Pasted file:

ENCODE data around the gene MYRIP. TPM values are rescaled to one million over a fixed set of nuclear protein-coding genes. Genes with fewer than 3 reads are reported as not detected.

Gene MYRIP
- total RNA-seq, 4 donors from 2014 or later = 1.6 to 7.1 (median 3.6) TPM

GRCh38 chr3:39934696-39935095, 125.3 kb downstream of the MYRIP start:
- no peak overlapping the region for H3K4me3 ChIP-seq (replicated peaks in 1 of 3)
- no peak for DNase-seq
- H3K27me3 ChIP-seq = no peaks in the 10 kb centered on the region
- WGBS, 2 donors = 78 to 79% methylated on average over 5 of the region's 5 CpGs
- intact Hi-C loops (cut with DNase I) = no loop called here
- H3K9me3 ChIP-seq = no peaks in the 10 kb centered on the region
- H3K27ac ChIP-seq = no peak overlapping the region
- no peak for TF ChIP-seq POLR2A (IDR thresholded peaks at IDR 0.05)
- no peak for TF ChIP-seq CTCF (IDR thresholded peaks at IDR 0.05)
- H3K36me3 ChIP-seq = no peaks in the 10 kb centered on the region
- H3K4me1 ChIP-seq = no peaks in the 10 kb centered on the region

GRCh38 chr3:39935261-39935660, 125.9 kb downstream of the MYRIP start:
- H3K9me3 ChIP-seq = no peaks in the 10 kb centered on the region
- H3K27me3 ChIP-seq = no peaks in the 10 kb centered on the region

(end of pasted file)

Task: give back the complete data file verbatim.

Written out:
ENCODE data around the gene MYRIP. TPM values are rescaled to one million over a fixed set of nuclear protein-coding genes. Genes with fewer than 3 reads are reported as not detected.

Gene MYRIP
- total RNA-seq, 4 donors from 2014 or later = 1.6 to 7.1 (median 3.6) TPM

GRCh38 chr3:39934696-39935095, 125.3 kb downstream of the MYRIP start:
- no peak overlapping the region for H3K4me3 ChIP-seq (replicated peaks in 1 of 3)
- no peak for DNase-seq
- H3K27me3 ChIP-seq = no peaks in the 10 kb centered on the region
- WGBS, 2 donors = 78 to 79% methylated on average over 5 of the region's 5 CpGs
- intact Hi-C loops (cut with DNase I) = no loop called here
- H3K9me3 ChIP-seq = no peaks in the 10 kb centered on the region
- H3K27ac ChIP-seq = no peak overlapping the region
- no peak for TF ChIP-seq POLR2A (IDR thresholded peaks at IDR 0.05)
- no peak for TF ChIP-seq CTCF (IDR thresholded peaks at IDR 0.05)
- H3K36me3 ChIP-seq = no peaks in the 10 kb centered on the region
- H3K4me1 ChIP-seq = no peaks in the 10 kb centered on the region

GRCh38 chr3:39935261-39935660, 125.9 kb downstream of the MYRIP start:
- H3K9me3 ChIP-seq = no peaks in the 10 kb centered on the region
- H3K27me3 ChIP-seq = no peaks in the 10 kb centered on the region